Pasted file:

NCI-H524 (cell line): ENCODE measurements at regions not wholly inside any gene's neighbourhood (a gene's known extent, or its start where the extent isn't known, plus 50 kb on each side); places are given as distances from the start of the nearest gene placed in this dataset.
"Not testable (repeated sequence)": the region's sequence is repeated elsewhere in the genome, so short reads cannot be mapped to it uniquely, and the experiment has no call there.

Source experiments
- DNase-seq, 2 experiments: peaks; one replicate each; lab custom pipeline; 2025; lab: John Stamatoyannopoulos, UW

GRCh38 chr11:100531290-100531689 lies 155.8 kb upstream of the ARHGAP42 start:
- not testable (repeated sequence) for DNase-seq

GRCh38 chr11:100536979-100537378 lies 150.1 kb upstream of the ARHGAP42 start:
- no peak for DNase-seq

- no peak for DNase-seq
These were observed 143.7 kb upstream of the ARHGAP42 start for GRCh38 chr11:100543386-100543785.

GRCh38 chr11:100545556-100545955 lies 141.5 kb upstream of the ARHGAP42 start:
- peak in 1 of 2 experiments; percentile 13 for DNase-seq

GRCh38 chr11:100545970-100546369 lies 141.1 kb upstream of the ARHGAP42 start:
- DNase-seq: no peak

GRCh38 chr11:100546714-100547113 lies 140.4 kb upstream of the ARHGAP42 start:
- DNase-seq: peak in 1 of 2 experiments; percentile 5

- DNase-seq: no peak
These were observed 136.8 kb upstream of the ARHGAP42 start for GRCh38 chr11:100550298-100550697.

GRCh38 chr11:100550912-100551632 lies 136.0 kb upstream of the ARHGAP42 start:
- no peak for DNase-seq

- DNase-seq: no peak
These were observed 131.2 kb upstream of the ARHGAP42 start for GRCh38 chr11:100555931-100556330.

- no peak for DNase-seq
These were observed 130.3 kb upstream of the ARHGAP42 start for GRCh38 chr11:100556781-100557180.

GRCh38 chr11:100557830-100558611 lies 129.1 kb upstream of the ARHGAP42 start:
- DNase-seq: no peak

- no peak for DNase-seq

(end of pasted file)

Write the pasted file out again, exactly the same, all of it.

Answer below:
NCI-H524 (cell line): ENCODE measurements at regions not wholly inside any gene's neighbourhood (a gene's known extent, or its start where the extent isn't known, plus 50 kb on each side); places are given as distances from the start of the nearest gene placed in this dataset.
"Not testable (repeated sequence)": the region's sequence is repeated elsewhere in the genome, so short reads cannot be mapped to it uniquely, and the experiment has no call there.

Source experiments
- DNase-seq, 2 experiments: peaks; one replicate each; lab custom pipeline; 2025; lab: John Stamatoyannopoulos, UW

GRCh38 chr11:100531290-100531689 lies 155.8 kb upstream of the ARHGAP42 start:
- not testable (repeated sequence) for DNase-seq

GRCh38 chr11:100536979-100537378 lies 150.1 kb upstream of the ARHGAP42 start:
- no peak for DNase-seq

- no peak for DNase-seq
These were observed 143.7 kb upstream of the ARHGAP42 start for GRCh38 chr11:100543386-100543785.

GRCh38 chr11:100545556-100545955 lies 141.5 kb upstream of the ARHGAP42 start:
- peak in 1 of 2 experiments; percentile 13 for DNase-seq

GRCh38 chr11:100545970-100546369 lies 141.1 kb upstream of the ARHGAP42 start:
- DNase-seq: no peak

GRCh38 chr11:100546714-100547113 lies 140.4 kb upstream of the ARHGAP42 start:
- DNase-seq: peak in 1 of 2 experiments; percentile 5

- DNase-seq: no peak
These were observed 136.8 kb upstream of the ARHGAP42 start for GRCh38 chr11:100550298-100550697.

GRCh38 chr11:100550912-100551632 lies 136.0 kb upstream of the ARHGAP42 start:
- no peak for DNase-seq

- DNase-seq: no peak
These were observed 131.2 kb upstream of the ARHGAP42 start for GRCh38 chr11:100555931-100556330.

- no peak for DNase-seq
These were observed 130.3 kb upstream of the ARHGAP42 start for GRCh38 chr11:100556781-100557180.

GRCh38 chr11:100557830-100558611 lies 129.1 kb upstream of the ARHGAP42 start:
- DNase-seq: no peak

- no peak for DNase-seq